This Week in Michigan Politics, Jack Lessenberry and Christina Shockley discuss the grand bargain for the Detroit bankruptcy, the debate over the minimum wage and whether Detroit Congressman John Conyers has a chance to continue his nearly 50 years in Congress.
The state Legislature is holding hearings on the "grand bargain," the plan to help Detroit through bankruptcy.
Right now, the most likely plan would have state taxpayers contribute $195 million as part of the settlement. That would come from the state's rainy day fund, and be replenished with tobacco settlement money.
Detroit’s emergency manager Kevyn Orr and Mayor Mike Duggan are trying to convince skeptical lawmakers that state money is needed to help Detroit get through this.
Lessenberry says the big challenge is getting Republican lawmakers on board.
Meanwhile, there’s talk that Chrysler, GM and Ford might contribute money to ensure art isn’t sold from the Detroit Institute of Arts.
Lessenberry says supporters of the Detroit Institute of Arts have to come up with $100 million as part of the grand bargain, and the DIA wants the Detroit Three to help out.
“The Big Three automakers have been giving money to the Detroit Institute of Arts for decades and decades but there are no promises set in stone yet,” Lessenberry says.
Lawmakers can’t seem to get enough of the debate over the minimum wage. A petition drive to raise the minimum wage to $10.10 an hour says it has enough signatures to put the question to state lawmakers or voters. A bill in the Legislature would increase the minimum wage to a little more than $8 and raise tipped employees' hourly wages to $2.75 an hour. And now there is yet another proposed minimum-wage bill.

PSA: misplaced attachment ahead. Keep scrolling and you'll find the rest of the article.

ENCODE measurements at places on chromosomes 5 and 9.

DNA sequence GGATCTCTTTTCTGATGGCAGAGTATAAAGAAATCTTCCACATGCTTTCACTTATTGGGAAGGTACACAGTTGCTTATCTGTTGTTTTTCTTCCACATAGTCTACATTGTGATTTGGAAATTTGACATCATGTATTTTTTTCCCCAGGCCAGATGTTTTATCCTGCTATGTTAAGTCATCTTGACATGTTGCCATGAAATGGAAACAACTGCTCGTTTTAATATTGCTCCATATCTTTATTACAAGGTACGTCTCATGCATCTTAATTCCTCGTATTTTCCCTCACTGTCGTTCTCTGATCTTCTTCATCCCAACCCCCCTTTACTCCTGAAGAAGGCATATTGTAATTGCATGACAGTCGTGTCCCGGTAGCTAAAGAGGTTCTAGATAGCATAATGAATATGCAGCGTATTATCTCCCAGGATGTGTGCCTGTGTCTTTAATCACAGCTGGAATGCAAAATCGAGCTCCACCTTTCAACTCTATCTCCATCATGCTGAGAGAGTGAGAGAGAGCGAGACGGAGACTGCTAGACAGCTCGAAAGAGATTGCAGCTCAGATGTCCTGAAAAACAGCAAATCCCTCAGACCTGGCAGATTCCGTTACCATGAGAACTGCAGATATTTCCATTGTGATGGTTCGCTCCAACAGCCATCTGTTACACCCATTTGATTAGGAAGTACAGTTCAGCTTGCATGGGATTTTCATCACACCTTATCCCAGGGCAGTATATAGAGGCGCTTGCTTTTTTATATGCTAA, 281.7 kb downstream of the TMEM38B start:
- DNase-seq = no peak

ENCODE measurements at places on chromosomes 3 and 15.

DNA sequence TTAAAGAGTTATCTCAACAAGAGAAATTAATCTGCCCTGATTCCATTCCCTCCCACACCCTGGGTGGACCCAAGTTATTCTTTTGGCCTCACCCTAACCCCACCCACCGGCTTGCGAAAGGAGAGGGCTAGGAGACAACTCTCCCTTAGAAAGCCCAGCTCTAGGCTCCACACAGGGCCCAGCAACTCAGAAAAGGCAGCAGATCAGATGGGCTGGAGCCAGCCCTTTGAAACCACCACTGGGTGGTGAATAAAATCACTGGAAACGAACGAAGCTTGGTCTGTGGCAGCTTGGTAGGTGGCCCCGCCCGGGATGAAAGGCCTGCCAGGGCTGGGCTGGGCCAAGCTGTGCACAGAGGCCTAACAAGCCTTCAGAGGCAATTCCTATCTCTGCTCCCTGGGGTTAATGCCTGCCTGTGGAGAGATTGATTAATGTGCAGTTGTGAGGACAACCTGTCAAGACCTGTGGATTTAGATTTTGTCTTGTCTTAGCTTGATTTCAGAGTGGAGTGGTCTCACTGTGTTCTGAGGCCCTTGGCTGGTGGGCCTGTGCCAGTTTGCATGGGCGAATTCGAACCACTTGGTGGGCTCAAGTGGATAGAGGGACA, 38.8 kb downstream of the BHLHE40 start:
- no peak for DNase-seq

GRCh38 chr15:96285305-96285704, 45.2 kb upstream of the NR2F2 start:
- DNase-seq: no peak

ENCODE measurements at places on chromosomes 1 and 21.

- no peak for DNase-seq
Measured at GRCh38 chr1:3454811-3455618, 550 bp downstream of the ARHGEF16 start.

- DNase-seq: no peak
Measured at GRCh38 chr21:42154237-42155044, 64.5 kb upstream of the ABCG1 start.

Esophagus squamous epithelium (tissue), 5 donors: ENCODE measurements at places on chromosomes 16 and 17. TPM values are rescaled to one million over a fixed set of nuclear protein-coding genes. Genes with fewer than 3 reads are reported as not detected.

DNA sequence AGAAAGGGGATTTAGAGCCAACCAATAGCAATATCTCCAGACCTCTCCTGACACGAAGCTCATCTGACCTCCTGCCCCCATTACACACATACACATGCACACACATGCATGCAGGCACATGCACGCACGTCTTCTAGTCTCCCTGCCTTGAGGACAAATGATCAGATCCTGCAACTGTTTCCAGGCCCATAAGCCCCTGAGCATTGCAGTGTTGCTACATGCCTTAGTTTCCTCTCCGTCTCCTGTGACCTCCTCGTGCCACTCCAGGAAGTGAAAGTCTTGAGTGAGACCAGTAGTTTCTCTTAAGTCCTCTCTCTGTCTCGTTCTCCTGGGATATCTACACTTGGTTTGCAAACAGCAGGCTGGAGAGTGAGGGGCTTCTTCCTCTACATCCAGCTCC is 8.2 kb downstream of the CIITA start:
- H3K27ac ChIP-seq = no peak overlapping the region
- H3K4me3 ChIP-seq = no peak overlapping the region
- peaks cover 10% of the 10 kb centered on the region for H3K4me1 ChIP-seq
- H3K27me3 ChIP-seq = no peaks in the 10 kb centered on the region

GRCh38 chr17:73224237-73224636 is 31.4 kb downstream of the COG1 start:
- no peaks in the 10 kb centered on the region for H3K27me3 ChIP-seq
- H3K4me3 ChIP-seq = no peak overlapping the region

Lessenberry explains that Senate Majority Leader Randy Richardville, who originally was against any increase in the minimum wage, has introduced a bill to bump the minimum wage from $7.40 an hour to $8.15 an hour. But there’s a catch.
“It’s a poison-pill bill,” Lessenberry says. “What this bill would do is repeal and replace the current statute, so that the ballot initiative would apparently be null and void. It wouldn’t matter if they got their signatures because people would have signed to repeal a law that doesn’t exist anymore.”
Richardville has said he doesn’t want to give people a chance to vote on the minimum wage. Lessenberry says that Democrats think having a proposal on the ballot to increase the minimum wage will help bring more Democratic voters to the poll in an off-year election.
John Conyers didn’t collect enough signatures to make primary ballot
The Wayne County clerk announced yesterday that Congressman John Conyers of Detroit doesn't have enough signatures to be on the August primary ballot.
It's believed that two of the petition circulators weren't registered voters and the signatures they collected didn’t count. Conyers says he is not giving up and will run again.
Lessenberry says Conyers’ first option is to go to the courts.
“Interestingly the American Civil Liberties Union is weighing in this on the side of Conyers. They say that petition circulators shouldn't have to be registered voters,” Lessenberry says.
However, Lessenberry adds that one of Conyers’ circulators was apparently a “convicted felon on the lam.”
If the courts don’t work out, Conyers’ could run a write-in campaign.
But if Conyers does not make the ballot, with his nearly 50 years in Congress, combined with the recent retirement of other congressional delegates, Lessenberry says we will lose 200 years of seniority from the state’s congressional delegation.